This last card we are sharing with you today is a show-stopping, slimline shaker window card!
Follow along with our Creative Arts Manager, Karen Pedersen, in the video below to see how this endearing card comes together.
Several of the pieces, including the two top frames, were cut using our Cricut® Art Philosophy collection and Design Space’s Basic Shapes. If you do not have access to our Art Philosophy collection, contact your Close To My Heart Maker or find one near you, here, by clicking on “Find a Maker.”
We’ve added Distress Oxide™ inkpads to our ink line-up not too long ago, and today we’ve got a few ideas to show you on how to use them!
Hopefully you’ve all had a chance to experiment with these fun reactive inks and, in the process, discovered a few techniques and ideas of your very own. If you haven’t, we are here to help! Regardless of where you are in your Distress Oxide™ journey, follow along as our Creative Arts Manager, Karen Pedersen, dives into five gorgeous techniques below!
Watercolor Wash Load your watercolor paper with water, to the point where it is sitting on top of the paper and not fully absorbing. Spread the Distress Oxide™ ink colors that you wish to use for your background onto your all-purpose mat. With a waterbrush, pick up the colors, one at a time, and add it to the sitting water on the watercolor paper. The colors will blend and bleed into one another.
An Ombré Effect with One Ink Pad With just one Distress Oxide ink pad, create and ombré effect by applying the ink with different amounts of pressure (more for a darker tone, and less for a lighter tone). Blend these tones seamlessly with a mini ink blending tool.
Tone-on-Tone Stenciling Apply the background Distress Oxide™ ink colors and blend them into each other with a mini ink blending tool. Lay a stencil on top and add a second layer of color through the stencil. Apply more pressure, and more ink, for the stenciled image to appear darker and to achieve a more dramatic effect.
What are some fun ways you are using your Distress Oxide™ inks? Let’s share ideas in the comments below!
Karen talks about how to color your stamped images, and also shares some tips for using Stickles™ glitter glue. (If you’d like to duplicate our card exactly, we used Silver and Christmas Red Stickles™ glitter glue, and Dull Green, Earth Brown, Light Yellow, Pale Pink, and Fair Skin TriBlend™ markers.)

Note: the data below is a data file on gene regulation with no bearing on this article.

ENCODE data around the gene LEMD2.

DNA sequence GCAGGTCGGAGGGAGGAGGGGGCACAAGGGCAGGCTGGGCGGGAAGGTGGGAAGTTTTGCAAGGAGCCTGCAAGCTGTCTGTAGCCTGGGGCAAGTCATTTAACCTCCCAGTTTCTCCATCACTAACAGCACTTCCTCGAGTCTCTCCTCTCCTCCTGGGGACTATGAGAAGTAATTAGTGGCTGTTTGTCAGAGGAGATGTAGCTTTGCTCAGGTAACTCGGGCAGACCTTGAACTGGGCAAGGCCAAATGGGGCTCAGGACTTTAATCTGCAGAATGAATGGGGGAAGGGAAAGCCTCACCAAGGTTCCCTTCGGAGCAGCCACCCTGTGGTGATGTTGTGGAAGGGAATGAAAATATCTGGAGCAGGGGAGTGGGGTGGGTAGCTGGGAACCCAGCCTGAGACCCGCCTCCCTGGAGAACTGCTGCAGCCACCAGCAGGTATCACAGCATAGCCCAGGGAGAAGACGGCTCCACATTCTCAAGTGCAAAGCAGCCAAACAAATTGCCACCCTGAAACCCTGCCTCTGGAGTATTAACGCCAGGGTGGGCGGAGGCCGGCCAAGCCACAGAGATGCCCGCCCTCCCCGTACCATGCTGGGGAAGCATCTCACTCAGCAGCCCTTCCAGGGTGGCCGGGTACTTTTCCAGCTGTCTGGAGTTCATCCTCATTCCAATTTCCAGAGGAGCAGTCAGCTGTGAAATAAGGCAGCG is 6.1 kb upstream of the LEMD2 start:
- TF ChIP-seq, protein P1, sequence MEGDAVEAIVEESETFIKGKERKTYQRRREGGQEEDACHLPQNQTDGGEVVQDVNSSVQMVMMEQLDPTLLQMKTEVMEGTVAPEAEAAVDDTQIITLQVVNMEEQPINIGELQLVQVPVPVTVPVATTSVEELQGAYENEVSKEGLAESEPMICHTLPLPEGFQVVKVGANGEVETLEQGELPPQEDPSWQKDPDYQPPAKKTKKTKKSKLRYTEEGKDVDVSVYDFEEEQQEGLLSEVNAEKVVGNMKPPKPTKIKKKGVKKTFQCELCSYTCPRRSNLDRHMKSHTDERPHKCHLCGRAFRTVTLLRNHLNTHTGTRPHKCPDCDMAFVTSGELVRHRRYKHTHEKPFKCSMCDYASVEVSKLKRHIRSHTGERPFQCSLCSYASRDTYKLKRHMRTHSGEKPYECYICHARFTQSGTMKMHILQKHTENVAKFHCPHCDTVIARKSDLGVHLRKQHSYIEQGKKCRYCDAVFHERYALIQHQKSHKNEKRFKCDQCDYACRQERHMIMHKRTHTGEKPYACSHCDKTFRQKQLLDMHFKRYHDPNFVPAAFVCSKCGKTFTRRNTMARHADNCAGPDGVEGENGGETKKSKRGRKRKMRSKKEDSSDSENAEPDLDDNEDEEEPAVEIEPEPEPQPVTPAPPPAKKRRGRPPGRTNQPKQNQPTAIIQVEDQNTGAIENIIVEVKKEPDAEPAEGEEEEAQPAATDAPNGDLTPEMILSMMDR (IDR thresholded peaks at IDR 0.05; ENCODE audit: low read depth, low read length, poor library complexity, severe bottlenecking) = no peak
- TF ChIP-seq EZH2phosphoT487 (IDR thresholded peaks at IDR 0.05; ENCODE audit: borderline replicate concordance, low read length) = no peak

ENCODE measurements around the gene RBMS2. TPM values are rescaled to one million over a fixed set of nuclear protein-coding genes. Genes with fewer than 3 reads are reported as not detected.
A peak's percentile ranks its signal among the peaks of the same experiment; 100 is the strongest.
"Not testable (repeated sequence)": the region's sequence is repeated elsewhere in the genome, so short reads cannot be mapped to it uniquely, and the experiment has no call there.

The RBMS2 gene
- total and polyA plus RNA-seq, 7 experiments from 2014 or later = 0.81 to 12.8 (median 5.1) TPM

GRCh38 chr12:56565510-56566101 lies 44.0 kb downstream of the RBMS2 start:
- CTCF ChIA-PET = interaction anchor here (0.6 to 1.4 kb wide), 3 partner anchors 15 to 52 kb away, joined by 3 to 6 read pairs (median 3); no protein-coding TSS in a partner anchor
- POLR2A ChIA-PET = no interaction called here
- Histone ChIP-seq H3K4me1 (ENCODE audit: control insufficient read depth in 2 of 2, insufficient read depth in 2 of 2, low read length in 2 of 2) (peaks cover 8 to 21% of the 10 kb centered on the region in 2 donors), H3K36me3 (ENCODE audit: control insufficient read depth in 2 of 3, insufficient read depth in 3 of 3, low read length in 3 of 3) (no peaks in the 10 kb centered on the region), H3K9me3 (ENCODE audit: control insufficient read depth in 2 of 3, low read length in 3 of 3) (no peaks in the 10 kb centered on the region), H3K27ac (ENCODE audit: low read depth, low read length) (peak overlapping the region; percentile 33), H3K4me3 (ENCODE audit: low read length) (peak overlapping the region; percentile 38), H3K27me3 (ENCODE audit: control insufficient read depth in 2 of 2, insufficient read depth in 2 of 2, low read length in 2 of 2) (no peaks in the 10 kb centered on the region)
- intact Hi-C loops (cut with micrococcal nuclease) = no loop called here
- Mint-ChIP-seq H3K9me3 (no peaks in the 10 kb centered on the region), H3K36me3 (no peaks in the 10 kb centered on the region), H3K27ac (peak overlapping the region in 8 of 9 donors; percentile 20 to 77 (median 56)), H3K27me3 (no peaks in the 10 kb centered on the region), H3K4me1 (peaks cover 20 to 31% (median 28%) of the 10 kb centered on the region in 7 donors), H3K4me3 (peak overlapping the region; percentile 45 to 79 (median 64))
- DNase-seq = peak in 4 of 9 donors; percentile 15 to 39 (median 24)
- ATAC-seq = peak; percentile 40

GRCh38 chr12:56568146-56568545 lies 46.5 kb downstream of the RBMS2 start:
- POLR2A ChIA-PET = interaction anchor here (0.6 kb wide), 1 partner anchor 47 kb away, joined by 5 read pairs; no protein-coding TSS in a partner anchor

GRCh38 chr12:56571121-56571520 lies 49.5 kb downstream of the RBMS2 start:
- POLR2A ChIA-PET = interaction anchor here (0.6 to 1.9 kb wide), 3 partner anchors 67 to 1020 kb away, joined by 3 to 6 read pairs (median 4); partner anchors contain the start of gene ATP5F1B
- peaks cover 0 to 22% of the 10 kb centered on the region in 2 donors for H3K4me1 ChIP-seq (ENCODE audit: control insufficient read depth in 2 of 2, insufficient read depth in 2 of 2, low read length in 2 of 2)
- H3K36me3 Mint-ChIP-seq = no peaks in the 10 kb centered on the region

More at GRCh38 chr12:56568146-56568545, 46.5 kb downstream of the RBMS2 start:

The first thing Karen will show us in the video below, is how to recreate the beautiful sky background of this card using a simple sponging technique. For this step, you will need a blank card base, Carolina and Bluebird stamp pads, a round sponge and scissors, sticky notes, and several cut-out cloud shapes. (We made our clouds using Cricut® shape #M412A0C, from our Artistry Cricut® collection.)
If you’re all set (and even if you’re not and just want to watch a video for some inspiration) here’s our friend Karen recreating the Love You Gnome Matter What card:
We have a special treat in store today! Our Creative Arts Manager, Karen Pedersen, is showing us a few creative and easy watercolor techniques using our small round and medium round waterbrushes!
Unlike a traditional paintbrush, the handle of a waterbrush is made up of a water reservoir, eliminating the need for a water cup. The light colored bristles allow the painter to easily determine their color load and paint concentration, and the included cap protects the bristles and brush head while also sealing the water inside.
If you are accustomed to using traditional paintbrushes, you will notice that controlling a waterbrush is quite different. With a little practice, however, you too will find your groove and discovery why we love them!
Follow along with Karen, below, and pick up a few tips and tricks for making a waterbrush work for you!
Here’s a closer look at the artwork examples from the video:
The first watercolor technique you saw teaches how to create a colorful background like the one on this page. Using a medium round waterbrush, lay down watercolor paint onto an all-purpose mat. Then, lay the paper you want to add the color to facedown onto the paint and allow it to soak up for a few seconds. Turn your paper right side up and let it dry before continuing with your project.
If you look closely, you’ll see that in this Welcome card, we have two different watercolor techniques to talk through. The first, is the stenciled background. Using a stencil we created out of a stencil sheet and a Cricut® shape, we were able to paint a beautiful watercolor textured background with a medium round waterbrush. The second technique Karen talks through is how to achieve the detail and color variation seen in the plants of this card using the small round waterbrush.
The last technique we share can easily make any of us look like watercolor experts! Instead of ink, add watercolor paint to a raised stamp and use it to create the image on your artwork! Look how beautiful those leaves turned out on this card! Make sure not to add too much water to avoid ending up with a blobby image. (In the video above, Karen shows you how!)
If you’re a fan of waterbrushes, please leave us a comment below and tell us why! AND…if you’ve got any tips or tricks you’ve picked up along the way, please share those with all of us, too!